Why is My Newt Not Eating?


Red-Tailed Knobby Newt

If you have recently obtained a newt as a pet, you will obviously want to find out as much as you can about these fascinating creatures. Eventually, you might even run into issues such as why is the newt not eating. In regard to this particular problem, there are a few reasons.

New Surroundings

Your newt may be adjusting to its new surroundings. Sometimes animals need time to get used to a new environment and while they do may lose their appetite while they adjust. It is a good idea to keep an eye on the newt and to offer food regularly. The most likely scenario is that it will eat once it feels comfortable.

Do You Have More Than One Newt?

If you have more than one newt, it might be worth spending a bit of time monitoring how they are interacting with each other. In some cases, larger newts will dominate smaller ones, which can cause stress and prevent the dominated one from eating. If you notice this kind of dominating behavior, it might be a good idea to separate them and see if the smaller newt starts eating when not in the same tank.

Try Live Food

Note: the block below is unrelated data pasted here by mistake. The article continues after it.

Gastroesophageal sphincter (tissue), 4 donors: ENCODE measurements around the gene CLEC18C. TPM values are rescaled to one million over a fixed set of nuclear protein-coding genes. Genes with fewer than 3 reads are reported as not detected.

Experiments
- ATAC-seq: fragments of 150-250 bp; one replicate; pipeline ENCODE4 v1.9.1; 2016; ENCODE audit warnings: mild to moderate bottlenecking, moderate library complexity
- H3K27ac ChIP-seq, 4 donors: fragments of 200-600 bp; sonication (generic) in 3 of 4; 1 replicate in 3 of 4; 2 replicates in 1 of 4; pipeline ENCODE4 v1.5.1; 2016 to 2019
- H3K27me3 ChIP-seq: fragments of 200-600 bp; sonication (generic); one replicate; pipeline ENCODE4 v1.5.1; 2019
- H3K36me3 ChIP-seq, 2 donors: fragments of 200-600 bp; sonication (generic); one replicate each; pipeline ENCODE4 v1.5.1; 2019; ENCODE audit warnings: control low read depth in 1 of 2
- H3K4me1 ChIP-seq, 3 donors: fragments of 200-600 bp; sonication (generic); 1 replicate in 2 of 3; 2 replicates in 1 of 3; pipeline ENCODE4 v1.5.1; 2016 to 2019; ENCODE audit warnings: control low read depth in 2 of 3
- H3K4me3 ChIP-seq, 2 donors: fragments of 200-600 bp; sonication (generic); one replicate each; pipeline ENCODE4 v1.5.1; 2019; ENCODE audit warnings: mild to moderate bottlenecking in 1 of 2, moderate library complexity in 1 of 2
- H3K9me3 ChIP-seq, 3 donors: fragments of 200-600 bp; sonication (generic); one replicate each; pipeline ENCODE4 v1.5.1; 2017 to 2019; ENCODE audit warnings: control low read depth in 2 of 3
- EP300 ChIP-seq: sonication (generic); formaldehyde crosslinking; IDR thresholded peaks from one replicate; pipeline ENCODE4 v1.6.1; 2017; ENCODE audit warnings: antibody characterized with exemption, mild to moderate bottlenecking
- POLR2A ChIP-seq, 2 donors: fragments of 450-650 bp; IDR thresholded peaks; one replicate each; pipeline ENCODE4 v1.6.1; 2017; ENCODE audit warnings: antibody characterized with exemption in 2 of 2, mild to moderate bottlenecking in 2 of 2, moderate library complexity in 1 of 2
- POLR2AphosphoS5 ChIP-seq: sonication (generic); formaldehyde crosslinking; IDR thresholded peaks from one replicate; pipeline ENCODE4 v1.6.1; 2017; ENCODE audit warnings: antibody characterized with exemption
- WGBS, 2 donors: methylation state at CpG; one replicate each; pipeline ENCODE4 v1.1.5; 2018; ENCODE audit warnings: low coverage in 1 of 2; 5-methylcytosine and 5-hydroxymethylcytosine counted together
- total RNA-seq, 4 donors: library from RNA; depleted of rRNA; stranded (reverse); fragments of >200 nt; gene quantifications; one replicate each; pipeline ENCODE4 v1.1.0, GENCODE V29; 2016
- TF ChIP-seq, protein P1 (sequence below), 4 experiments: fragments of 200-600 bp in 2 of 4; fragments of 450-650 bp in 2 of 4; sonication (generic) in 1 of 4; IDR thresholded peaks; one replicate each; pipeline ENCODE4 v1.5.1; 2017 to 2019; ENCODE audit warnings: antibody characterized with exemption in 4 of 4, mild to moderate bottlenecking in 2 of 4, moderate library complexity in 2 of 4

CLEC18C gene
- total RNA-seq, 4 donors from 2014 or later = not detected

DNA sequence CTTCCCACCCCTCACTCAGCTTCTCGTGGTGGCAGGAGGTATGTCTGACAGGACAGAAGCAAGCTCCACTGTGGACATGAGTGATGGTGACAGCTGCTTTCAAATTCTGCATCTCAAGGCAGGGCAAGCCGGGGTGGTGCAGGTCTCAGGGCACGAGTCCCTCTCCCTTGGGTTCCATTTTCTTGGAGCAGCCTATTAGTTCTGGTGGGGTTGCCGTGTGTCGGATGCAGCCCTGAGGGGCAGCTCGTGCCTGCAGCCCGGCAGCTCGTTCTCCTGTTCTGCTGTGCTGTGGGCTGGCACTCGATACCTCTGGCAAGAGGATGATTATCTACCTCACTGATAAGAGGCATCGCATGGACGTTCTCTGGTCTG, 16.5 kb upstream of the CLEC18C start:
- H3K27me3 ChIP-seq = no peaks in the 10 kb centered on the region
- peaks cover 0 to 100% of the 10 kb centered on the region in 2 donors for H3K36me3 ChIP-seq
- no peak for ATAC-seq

Although frozen food such as bloodworms is suitable for most newts, not all will enjoy this type of food. Some prefer live food, so it might be the case that you will need to buy live worms or even try digging for some outside if you can.

Although pretty gross, you might need to cut up the worms if you think they are too big for your newt to eat.

How Long Can Newts Go Without Food?

Newts should be fed every two to three days. If you have noticed that your newt is not eating, then you will need to try to establish the reason why this is happening. Make sure you are feeding suitable food and if you have been feeding only frozen food, try to mix it up by providing live food every two or three feeds. Remember that newts do not eat plants and cannot digest such foods.

If your newt has not eaten for more than a week, it might be best to seek expert advice.

Photo Credits:

Anthony

I am a content creator by profession but exotic animals are one of my great passions in life. Over the course of my adulthood, I have had the pleasure of looking after stick insects, terrapins, an Egyptian tortoise, giant African land snails, a crested gecko, a Chilean rose tarantula, a couple of curly-haired tarantulas, and a selection of millipedes, centipedes and worms!

Recent Posts